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    Women In Scotland Could Soon Be Able To Take The Abortion Pill At Home

    NHS Scotland told BuzzFeed News an announcement was "imminent" but refused to confirm any details.

    Jacob Sacks-jones for BuzzFeed

    The Scottish government is expected to announce that it will allow women to take the abortion pill at home, BuzzFeed News understands.

    Current licensing of the drug misoprostol, when used in early medical abortion, dictates that the pill must be administered and taken in a registered clinical setting.

    Campaigners say updating this to allow women to take the pill at home would spare them from making additional trips to the clinic, which can become complicated when childcare, transport costs, and time off work are factored in.

    While speaking at an event to mark the 50th anniversary of the Abortion Act 1967 in London on Wednesday, Professor Allan Templeton, a leading gynaecologist from the University of Aberdeen, indicated that the Scottish government is set to announce a revision of the licensing of misoprostol in Scotland, paving the way for the pill to be taken at home.

    He later told BuzzFeed News that such a change would be "a huge step forward in the provision of service". It would also make Scotland the first country in the United Kingdom to allow women to take the abortion pill at home.

    A health spokesperson for the Scottish government confirmed to BuzzFeed News that an announcement on the licensing of misoprostol was "imminent", but said they were unable to confirm further details.

    The Abortion Act, the law that allows women in England, Scotland, and Wales access to the procedure, states that it must take place in a licensed setting. Misoprostol is licensed for home use, however, when taken following a miscarriage.

    Phil Walter / Getty Images

    Best practice states that misoprostol, which causes the uterus to expel its contents, should be taken 24–48 hours after taking the drug mifepristone, which ends the pregnancy. It means women are required to make two separate visits to a clinic. While both drugs can be taken simultaneously, the procedure is considered to be less effective.

    Within an hour of taking misoprostol women often experience heavy bleeding – usually on the way home from the clinic. This is a particular concern for women in Scotland who often have to travel long distances to access abortion and maternity services.

    The need to visit a clinic twice is likely to be a major contributing factor to a dramatic rise in the number of women illegally obtaining abortion pills online, according to research published recently in the journal Contraception.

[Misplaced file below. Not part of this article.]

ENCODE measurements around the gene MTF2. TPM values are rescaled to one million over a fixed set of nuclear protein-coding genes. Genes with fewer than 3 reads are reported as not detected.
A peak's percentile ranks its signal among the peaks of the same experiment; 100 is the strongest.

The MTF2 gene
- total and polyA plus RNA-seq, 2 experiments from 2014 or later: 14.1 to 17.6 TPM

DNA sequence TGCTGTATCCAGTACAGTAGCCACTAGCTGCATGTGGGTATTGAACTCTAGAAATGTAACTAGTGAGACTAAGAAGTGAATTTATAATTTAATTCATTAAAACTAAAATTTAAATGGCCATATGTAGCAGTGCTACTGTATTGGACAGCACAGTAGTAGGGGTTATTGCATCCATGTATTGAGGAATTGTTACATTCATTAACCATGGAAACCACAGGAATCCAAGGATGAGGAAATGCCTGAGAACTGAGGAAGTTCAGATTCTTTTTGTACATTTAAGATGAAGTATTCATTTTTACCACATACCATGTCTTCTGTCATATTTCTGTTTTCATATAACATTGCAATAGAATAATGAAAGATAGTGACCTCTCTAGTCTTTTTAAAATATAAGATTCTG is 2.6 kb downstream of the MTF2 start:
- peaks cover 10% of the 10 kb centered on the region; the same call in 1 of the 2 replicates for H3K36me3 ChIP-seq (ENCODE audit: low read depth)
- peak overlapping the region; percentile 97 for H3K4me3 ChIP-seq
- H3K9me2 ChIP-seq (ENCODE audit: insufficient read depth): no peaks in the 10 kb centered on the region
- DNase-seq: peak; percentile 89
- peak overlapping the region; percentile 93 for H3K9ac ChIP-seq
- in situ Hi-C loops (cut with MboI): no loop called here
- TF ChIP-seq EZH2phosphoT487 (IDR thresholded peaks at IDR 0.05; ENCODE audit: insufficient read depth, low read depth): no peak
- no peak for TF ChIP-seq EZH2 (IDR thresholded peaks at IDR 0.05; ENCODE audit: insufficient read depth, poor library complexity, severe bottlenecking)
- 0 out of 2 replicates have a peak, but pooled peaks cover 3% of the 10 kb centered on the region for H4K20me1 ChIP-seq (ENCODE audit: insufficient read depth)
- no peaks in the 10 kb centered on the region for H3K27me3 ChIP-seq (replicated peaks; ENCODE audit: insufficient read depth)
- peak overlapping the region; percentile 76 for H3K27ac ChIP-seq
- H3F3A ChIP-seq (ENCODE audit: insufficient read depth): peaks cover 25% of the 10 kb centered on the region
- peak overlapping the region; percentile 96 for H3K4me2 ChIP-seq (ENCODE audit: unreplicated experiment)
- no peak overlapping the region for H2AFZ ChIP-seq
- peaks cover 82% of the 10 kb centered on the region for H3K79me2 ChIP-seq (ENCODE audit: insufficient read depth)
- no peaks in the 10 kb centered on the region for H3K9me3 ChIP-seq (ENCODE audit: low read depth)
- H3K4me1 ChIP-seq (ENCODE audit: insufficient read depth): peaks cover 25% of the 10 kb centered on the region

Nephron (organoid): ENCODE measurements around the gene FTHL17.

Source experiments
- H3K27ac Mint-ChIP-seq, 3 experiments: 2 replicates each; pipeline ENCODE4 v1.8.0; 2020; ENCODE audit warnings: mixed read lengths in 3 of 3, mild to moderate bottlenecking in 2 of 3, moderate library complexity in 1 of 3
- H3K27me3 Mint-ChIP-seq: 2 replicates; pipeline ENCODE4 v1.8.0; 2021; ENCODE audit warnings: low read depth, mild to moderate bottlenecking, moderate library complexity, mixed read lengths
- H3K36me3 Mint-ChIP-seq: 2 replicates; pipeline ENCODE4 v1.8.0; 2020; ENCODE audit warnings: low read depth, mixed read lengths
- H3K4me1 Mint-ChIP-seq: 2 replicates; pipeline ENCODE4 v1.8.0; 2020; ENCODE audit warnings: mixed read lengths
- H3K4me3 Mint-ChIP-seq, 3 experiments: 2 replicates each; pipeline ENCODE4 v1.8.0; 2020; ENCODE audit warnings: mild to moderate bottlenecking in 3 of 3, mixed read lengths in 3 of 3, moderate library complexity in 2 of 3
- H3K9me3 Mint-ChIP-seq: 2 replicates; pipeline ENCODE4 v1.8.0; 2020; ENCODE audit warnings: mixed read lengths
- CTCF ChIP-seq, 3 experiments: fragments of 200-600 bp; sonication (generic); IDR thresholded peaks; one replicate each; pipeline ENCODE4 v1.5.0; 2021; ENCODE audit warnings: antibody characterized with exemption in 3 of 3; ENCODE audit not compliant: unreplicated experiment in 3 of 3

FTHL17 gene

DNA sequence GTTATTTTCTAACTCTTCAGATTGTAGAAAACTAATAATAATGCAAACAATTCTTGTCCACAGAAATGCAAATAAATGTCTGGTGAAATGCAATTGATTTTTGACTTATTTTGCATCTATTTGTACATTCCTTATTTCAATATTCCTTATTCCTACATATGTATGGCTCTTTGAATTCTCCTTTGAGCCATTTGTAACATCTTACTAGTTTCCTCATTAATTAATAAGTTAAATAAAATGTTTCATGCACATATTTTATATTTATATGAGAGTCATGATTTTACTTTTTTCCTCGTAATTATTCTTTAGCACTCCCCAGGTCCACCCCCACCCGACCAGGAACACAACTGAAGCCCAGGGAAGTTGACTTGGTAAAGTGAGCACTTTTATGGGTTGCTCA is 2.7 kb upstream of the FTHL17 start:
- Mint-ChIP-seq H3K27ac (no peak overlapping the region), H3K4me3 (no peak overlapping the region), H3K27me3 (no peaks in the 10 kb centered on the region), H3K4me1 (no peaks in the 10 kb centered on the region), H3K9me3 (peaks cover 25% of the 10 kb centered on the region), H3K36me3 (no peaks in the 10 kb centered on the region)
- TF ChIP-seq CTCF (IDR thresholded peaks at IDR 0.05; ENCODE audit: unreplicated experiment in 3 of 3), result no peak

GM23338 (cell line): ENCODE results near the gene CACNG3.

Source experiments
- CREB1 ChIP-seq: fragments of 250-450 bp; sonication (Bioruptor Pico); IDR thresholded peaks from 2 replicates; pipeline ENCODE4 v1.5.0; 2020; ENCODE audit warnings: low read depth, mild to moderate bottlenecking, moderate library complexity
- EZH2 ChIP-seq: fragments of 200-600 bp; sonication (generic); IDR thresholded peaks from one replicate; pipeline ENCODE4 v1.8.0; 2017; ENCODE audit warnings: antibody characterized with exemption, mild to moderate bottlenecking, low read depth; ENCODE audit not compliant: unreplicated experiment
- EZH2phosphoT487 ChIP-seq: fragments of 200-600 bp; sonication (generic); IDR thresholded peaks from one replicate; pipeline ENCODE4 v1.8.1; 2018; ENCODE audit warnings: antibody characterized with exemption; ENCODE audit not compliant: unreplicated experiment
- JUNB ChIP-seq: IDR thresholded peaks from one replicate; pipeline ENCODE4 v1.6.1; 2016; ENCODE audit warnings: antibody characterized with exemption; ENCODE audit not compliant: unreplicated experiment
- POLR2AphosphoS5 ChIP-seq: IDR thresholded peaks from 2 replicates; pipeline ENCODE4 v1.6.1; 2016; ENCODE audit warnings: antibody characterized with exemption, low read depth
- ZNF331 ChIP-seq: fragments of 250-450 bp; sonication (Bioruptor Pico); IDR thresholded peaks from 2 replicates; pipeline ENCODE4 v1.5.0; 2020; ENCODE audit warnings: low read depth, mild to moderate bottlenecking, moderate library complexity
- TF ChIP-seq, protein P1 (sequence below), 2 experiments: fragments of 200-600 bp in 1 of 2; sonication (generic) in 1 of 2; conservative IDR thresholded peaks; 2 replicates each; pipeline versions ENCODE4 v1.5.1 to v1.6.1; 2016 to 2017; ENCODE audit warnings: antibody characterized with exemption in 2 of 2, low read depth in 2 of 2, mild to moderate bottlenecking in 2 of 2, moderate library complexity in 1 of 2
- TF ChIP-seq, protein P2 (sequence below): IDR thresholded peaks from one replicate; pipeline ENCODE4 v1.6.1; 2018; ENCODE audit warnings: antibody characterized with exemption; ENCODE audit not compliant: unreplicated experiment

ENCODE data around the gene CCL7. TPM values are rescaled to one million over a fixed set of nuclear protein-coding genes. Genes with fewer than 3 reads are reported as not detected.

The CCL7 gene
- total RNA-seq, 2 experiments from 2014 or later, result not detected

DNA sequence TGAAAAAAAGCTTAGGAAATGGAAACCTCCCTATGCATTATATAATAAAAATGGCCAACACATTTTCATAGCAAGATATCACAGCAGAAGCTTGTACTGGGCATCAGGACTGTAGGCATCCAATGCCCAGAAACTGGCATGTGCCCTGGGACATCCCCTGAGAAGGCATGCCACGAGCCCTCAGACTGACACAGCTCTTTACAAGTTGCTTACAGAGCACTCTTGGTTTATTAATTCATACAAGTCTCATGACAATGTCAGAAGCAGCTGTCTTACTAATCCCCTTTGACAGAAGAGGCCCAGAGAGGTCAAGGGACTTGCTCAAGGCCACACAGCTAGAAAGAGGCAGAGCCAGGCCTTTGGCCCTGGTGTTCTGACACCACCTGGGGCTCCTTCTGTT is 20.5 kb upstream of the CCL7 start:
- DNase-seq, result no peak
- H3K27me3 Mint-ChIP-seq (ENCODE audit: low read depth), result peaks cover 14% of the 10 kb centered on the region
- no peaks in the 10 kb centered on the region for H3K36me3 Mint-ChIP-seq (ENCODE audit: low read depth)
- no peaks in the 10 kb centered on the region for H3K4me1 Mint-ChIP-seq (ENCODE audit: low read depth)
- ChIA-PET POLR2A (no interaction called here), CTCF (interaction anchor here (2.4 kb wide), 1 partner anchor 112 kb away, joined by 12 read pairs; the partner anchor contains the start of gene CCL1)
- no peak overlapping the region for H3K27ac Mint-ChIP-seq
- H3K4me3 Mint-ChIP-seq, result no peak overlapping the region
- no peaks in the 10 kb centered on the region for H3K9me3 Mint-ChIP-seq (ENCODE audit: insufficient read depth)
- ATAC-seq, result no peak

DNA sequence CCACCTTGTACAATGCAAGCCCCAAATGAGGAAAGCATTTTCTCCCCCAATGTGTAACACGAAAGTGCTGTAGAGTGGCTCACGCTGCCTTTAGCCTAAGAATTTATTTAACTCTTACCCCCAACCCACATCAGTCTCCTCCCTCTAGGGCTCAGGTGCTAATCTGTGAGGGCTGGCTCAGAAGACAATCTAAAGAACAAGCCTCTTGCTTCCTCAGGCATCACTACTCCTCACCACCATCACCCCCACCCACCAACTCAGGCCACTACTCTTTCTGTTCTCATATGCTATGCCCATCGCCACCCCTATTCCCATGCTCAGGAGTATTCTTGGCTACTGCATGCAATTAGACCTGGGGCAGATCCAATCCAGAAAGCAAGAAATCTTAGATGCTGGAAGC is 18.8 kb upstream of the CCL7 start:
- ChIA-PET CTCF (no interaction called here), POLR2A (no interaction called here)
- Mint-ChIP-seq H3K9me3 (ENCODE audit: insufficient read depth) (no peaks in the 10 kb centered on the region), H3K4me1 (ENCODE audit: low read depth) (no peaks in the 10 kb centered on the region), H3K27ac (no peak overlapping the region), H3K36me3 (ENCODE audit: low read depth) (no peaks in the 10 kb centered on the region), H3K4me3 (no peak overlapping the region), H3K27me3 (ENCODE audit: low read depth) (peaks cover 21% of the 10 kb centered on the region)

Women described a number of barriers to accessing both appointments, including an inability to get time off work or to arrange childcare for children they already have. Many also said that finding enough money for the required travel and accommodation when they live a long distance from a clinic could be an obstacle.

    Because Scotland's health service is run independently from the rest of the UK, the change will have no impact for women who live in England and Wales. It could pile further pressure on the Department of Health to revise licensing of misoprostol across the UK.

    Ann Furedi, the CEO of the British Pregnancy Advisory Service, said: "We thoroughly welcome the Scottish government’s decision. This will spare women not only the difficulties associated with having to make more than one clinic visit – childcare, transport, time off work – but it will also spare women from the risk of symptoms on their way home, having taken the medication in a clinic.

    "It is simply perverse that a woman arriving at a BPAS clinic in England and Wales with an incomplete miscarriage can be given the medication to take in the comfort and privacy of her own home, while a woman seeking an abortion must take that same medication on site. We hope that the government will follow Scotland’s lead and roll out this important policy change across the rest of Great Britain."

    The number of medical abortions, which are less invasive than the surgical procedure, has more than doubled in England and Wales since 2006, and accounted for 62% of abortions in the area in 2016, according to the Department of Health's latest figures.

    Early medical abortions usually take place up to 10 weeks' gestation. In England and Wales, 81% of abortions occurred in this period.